"OK, good to see everybody's here. Our usual, steady crowd, right? Obviously, it's an exciting opportunity that our guys have earned. You know, you earn it by winning a game like that – that everybody here saw – and now we have an opportunity to go to the next level and play the next team in the tournament, the Colts, who have earned their position and deserve to be where they're at. And we're looking forward to a chance to play them. I just think some things in the game really stood out. First of all, it was a fast start, obviously, but turnovers were huge, and then making points off of turnovers. Field position was big in that game, mostly because of the turnovers but also because of the special teams. I think our average drive start was the 50-yard line for the game, and theirs was the 35 [-yard line], so that's big. Pressure. Third down was a big difference; we dominated third down. And then crunch time – the end of the game, the end of the half – we were successful in both of those situations. So, that's why you win like that."
Do you feel vindicated that you're one of the last eight teams left after the inconsistency in the regular season?
"No, I mean, I just don't even agree with the premise of the question. You know, to characterize it that way, I'm not even going there. That's not how I see it, that's not the way we were. I think throughout the course of the season our guys were fighting. We lost tough, tough games against really good teams, against some pretty good quarterbacks. And I think it's been part of our process to become who we are right now. I've got no problem with our guys, and whatever inconsistency, as you say. Every team faces that stuff, and you fight your way through it and try to get better – specifically with those things. I don't think we're any different than any other team that way."
Was the decrease in number of penalties a combination of the low-calling officiating crew and the team playing smarter?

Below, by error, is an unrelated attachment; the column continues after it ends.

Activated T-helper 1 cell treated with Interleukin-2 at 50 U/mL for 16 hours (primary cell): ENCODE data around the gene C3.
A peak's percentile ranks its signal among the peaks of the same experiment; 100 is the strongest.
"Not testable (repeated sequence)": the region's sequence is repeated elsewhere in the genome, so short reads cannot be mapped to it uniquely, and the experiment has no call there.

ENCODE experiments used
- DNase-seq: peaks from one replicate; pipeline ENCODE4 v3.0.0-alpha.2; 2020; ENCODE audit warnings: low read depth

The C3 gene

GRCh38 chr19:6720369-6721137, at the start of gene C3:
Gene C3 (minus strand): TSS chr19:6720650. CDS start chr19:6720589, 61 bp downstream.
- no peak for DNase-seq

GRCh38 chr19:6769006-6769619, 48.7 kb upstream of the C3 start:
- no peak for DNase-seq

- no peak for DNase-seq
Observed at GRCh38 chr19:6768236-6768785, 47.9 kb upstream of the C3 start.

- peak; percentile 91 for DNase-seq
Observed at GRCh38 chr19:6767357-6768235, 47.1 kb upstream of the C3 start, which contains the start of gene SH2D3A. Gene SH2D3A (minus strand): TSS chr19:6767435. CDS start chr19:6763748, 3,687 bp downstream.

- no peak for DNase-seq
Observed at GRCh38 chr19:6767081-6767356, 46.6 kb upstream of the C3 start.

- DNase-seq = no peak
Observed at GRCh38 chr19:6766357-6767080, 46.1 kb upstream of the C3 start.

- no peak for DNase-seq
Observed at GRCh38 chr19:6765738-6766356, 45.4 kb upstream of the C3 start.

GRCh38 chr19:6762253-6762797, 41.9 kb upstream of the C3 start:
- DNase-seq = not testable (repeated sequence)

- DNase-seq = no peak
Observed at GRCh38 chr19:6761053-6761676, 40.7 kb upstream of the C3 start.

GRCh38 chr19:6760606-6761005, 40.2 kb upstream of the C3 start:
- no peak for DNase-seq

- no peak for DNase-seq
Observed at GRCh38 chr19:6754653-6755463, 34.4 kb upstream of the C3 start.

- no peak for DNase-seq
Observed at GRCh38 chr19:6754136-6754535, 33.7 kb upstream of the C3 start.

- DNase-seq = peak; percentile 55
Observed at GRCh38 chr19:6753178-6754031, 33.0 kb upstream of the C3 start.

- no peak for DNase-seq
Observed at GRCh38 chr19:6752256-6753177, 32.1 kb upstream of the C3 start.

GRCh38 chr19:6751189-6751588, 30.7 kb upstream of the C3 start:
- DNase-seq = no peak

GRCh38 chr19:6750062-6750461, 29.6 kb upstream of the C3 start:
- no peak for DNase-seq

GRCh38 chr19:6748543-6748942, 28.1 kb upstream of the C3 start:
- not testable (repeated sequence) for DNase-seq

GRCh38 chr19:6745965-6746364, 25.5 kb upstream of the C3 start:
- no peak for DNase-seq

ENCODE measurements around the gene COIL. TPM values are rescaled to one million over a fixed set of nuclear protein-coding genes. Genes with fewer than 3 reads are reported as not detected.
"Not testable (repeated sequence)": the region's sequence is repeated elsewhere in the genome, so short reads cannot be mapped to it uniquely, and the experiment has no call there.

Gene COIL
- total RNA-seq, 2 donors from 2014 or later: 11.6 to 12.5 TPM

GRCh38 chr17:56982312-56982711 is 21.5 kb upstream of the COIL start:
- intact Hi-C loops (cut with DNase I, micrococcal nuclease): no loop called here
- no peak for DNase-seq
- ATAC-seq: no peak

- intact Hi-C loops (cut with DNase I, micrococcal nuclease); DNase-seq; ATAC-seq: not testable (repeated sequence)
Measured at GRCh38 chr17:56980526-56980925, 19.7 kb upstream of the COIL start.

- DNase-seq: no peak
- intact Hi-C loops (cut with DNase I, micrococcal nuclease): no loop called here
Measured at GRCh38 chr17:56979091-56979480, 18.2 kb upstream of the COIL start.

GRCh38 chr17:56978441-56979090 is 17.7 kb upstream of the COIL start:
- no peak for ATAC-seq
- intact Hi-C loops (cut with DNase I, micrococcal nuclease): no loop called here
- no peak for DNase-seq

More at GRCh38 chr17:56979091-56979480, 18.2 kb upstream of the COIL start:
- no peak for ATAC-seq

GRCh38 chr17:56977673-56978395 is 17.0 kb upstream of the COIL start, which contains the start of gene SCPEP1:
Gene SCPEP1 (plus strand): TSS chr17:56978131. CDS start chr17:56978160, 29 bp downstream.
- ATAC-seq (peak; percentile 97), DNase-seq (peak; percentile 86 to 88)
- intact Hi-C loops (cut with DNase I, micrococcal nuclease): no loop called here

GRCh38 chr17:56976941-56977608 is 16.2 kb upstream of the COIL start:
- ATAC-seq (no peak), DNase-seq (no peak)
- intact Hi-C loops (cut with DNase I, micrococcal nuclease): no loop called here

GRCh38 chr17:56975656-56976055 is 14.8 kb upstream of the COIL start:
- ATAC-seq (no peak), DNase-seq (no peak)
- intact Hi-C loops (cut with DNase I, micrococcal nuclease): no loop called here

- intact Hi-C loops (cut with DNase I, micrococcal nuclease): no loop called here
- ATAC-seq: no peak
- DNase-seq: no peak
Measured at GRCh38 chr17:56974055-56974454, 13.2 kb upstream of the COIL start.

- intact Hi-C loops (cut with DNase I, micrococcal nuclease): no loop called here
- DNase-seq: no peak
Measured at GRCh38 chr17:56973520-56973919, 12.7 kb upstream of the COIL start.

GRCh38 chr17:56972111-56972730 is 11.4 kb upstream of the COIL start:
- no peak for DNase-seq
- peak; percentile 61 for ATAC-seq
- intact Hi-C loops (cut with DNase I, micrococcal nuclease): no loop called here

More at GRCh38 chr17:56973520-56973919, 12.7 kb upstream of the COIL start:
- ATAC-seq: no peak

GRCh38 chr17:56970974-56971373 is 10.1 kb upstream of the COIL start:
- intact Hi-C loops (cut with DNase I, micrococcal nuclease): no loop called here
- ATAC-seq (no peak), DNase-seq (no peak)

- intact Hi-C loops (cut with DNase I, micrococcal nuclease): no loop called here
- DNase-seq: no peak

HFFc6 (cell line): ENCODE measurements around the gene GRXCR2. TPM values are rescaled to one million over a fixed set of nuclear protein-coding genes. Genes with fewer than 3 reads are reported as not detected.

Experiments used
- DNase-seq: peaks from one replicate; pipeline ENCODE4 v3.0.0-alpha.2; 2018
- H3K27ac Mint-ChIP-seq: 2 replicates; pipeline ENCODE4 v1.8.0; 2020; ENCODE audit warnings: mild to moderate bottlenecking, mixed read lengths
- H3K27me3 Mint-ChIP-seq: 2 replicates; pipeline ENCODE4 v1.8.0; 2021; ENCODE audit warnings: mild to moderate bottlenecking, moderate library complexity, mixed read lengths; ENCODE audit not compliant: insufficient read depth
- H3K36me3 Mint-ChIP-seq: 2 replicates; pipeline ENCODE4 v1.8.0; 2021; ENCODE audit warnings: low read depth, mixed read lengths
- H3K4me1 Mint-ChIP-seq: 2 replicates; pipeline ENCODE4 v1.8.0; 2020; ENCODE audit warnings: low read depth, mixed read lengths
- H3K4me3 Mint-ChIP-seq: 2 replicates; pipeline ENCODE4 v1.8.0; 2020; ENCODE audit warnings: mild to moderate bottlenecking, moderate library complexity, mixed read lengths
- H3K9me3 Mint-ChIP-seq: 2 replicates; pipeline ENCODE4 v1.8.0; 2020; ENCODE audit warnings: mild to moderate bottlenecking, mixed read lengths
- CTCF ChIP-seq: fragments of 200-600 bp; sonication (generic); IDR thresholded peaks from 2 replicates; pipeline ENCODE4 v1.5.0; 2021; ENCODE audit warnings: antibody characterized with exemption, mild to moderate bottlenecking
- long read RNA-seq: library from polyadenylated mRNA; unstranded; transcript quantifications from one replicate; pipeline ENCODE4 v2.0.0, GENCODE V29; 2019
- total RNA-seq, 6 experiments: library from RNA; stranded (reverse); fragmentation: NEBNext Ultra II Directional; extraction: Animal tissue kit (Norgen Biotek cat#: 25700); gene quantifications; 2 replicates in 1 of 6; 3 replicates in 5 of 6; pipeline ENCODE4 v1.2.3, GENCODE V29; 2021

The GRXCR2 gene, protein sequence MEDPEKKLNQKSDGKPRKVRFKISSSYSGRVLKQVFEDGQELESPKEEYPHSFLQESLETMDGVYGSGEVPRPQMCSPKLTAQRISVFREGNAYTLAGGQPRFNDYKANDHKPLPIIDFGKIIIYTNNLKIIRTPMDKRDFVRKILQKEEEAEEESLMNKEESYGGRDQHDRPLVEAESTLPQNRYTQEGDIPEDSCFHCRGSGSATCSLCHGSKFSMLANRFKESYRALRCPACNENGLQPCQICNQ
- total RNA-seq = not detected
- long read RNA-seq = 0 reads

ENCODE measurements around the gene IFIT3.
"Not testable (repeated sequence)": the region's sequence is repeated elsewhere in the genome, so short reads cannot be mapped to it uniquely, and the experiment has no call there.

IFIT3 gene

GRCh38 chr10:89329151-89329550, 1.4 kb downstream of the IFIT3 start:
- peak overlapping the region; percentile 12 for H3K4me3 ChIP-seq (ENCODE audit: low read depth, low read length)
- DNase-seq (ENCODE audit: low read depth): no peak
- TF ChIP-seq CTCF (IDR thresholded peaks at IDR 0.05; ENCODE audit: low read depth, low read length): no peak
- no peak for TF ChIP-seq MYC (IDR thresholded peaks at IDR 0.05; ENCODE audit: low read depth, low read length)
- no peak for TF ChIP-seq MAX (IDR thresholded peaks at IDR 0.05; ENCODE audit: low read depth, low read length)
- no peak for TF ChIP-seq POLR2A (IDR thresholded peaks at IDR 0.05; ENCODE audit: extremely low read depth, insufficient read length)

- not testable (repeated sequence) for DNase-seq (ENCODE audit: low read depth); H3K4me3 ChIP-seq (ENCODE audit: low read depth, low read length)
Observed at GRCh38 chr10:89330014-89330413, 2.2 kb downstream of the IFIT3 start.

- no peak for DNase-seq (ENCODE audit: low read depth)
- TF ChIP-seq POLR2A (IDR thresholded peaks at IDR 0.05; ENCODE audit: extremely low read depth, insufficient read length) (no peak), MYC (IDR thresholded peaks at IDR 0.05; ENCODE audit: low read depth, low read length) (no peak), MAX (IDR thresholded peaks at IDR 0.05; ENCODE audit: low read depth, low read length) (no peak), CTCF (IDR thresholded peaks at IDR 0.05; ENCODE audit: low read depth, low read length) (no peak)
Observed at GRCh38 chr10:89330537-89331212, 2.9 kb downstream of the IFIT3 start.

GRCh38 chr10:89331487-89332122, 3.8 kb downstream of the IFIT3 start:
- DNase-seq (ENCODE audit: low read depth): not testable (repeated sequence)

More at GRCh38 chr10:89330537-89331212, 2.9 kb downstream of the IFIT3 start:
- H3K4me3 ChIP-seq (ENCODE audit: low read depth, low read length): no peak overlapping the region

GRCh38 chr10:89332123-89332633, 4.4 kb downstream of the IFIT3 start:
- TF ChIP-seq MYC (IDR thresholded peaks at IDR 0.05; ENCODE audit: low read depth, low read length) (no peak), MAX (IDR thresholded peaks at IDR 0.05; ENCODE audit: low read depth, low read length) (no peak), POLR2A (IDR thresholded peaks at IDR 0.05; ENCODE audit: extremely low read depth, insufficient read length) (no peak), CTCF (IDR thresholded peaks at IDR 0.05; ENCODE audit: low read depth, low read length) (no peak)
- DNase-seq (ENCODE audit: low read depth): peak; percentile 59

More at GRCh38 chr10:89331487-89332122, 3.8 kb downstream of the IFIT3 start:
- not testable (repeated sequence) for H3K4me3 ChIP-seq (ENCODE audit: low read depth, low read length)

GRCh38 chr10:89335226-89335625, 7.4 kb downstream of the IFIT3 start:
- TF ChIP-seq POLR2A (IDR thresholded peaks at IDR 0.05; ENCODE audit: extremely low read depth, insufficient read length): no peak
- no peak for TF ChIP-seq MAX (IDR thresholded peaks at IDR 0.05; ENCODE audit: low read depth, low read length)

"Well, I think if you look at the last two weeks, you watch the tape, there wasn't much to call both ways. I thought it was a well-called game, but it was a very well-played game. That's it."
How is QB Joe Flacco feeling today and were you excited with the way he managed the game?
"I think Joe played well. One thing we don't care about here is numbers. That's for everybody else. Those numbers don't mean anything to us, and when Joe has to throw the ball 48 times to try to win a game, he'll do that. When we have to throw it 10 times to try to win a game, we'll do that, too. So, I think it speaks to really, the unselfish nature of these guys, of our offensive coaches, of Joe, of the receivers. Our receivers yesterday – first of all, they camp up [with], it was four catches, four completions – so it's stunning in some ways, but they were big ones, were they not? They were huge conversions on third down. And then the blocking… There were a couple of blocking situations where they got us the first down in two third-down situations because of [a] wide receiver block. There are a lot of ways to win a football game, and it's just playing football, and there are a lot of things that go into playing football, and he played a good football game."